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Indra Kagis McEwen

Indra Kagis McEwen is a postdoctoral fellow at the Canadian Centre for Architecture and lecturer at the National Theatre School of Canada in Montreal.

Titles by This Author

Writing the Body of Architecture

Vitruvius's De architectura is the only major work on architecture to survive from classical antiquity, and until the eighteenth century it was the text to which all other architectural treatises referred. While European classicists have focused on the factual truth of the text itself, English-speaking architects and architectural theorists have viewed it as a timeless source of valuable metaphors. Departing from both perspectives, Indra Kagis McEwen examines the work's meaning and significance in its own time.

An Essay on Architectural Beginnings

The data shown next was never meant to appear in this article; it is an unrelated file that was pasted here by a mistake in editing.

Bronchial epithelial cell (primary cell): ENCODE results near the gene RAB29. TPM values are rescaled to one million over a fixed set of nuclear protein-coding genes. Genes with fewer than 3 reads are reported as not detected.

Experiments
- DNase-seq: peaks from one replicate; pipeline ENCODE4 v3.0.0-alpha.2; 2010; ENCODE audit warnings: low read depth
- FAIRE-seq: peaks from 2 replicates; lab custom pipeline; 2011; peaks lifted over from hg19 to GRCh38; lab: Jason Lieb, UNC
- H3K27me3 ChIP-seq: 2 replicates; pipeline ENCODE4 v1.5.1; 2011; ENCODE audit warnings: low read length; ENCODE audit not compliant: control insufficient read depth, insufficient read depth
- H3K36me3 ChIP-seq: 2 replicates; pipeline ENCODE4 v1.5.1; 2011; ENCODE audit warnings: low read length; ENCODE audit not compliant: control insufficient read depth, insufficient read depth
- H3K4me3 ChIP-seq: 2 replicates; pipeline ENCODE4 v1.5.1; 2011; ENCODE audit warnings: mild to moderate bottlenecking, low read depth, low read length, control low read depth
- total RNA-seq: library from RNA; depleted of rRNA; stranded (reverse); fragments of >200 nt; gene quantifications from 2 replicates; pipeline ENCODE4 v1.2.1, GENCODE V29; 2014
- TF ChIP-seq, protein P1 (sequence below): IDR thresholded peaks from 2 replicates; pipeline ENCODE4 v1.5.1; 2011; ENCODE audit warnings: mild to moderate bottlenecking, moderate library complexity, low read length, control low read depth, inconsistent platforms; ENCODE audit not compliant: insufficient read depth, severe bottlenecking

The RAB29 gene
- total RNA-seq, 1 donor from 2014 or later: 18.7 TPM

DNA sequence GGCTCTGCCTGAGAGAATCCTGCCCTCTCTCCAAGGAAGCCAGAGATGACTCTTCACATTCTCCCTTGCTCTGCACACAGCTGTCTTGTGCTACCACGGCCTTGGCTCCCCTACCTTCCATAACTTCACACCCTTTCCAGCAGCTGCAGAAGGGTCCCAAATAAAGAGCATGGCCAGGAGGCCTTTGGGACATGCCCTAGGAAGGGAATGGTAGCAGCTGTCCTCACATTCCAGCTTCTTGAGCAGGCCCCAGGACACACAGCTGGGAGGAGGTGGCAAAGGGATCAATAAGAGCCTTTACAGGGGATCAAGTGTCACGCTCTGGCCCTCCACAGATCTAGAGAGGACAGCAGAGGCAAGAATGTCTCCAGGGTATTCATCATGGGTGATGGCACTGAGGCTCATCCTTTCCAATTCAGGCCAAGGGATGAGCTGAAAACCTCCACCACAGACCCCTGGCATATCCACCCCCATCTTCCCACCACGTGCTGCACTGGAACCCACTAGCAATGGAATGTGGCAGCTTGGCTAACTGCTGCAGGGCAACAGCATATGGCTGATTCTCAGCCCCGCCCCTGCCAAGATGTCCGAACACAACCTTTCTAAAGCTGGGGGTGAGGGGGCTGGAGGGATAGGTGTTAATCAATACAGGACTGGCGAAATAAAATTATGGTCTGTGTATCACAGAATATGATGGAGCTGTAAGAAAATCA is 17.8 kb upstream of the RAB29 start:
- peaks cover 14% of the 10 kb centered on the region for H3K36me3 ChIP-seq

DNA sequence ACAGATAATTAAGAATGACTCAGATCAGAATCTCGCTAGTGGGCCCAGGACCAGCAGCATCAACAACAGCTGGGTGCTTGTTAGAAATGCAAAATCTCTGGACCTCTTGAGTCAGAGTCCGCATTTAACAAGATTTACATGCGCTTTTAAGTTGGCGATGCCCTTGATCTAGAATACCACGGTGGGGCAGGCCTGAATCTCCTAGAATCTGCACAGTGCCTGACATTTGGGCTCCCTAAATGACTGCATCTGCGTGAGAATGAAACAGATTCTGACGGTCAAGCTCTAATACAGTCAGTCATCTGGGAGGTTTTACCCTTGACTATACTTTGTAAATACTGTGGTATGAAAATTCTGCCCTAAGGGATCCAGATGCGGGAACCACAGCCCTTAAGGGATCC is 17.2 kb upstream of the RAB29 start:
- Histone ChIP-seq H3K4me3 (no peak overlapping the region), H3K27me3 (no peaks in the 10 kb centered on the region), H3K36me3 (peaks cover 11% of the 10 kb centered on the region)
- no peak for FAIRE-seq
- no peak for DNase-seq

Socrates' Ancestor is a rich and poetic exploration of architectural beginnings and the dawn of Western philosophy in preclassical Greece. Architecture precedes philosophy, McEwen argues, and it was here, in the archaic Greek polis, that Western architecture became the cradle of Western thought. McEwen's appreciation of the early Greek understanding of the indissolubility of craft and community yields new insight into such issues as orthogonal planning and the appearance of the encompassing colonnade - the ptera or "wings" - that made Greek temples Greek.